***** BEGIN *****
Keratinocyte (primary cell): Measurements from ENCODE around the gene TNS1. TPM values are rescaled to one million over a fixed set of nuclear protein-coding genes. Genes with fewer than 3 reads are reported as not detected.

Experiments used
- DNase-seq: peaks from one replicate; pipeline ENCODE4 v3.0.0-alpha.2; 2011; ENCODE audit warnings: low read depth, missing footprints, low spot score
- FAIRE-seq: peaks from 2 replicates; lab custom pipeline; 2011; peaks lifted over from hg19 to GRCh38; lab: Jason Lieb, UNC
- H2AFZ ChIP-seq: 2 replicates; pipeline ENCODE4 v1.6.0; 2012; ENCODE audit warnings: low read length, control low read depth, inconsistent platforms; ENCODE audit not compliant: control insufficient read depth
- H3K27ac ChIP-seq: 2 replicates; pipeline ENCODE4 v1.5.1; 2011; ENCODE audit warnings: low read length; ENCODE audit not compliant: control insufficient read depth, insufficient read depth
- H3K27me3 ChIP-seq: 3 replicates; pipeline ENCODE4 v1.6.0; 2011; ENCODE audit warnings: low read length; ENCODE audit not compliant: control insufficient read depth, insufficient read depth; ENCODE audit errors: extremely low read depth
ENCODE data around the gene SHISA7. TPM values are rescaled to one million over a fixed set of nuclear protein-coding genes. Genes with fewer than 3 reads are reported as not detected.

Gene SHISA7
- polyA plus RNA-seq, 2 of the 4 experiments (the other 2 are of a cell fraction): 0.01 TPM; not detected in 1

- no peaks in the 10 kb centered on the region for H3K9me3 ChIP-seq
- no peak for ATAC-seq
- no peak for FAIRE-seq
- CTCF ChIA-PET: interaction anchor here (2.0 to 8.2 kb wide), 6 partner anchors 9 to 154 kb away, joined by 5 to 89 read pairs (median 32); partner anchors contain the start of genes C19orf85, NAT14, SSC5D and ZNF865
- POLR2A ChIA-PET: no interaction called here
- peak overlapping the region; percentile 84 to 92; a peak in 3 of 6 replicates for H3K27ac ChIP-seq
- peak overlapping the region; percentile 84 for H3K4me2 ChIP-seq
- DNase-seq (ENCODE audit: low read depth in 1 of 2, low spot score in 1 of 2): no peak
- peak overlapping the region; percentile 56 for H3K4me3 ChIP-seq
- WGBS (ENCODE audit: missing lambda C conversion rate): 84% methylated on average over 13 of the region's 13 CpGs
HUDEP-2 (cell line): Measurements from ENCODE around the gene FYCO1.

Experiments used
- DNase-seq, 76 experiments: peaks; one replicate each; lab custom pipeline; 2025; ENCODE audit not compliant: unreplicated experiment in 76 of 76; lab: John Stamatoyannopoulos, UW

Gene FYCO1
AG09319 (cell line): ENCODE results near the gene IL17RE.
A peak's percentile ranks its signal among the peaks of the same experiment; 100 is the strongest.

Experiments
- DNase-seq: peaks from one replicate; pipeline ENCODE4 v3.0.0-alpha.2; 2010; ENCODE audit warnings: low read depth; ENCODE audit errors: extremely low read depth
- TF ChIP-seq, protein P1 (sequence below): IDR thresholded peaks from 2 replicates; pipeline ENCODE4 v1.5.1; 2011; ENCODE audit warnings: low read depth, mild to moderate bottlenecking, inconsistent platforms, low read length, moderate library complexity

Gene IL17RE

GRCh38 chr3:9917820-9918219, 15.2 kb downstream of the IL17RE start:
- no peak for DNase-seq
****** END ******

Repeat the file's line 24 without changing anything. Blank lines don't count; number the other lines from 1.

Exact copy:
Gene FYCO1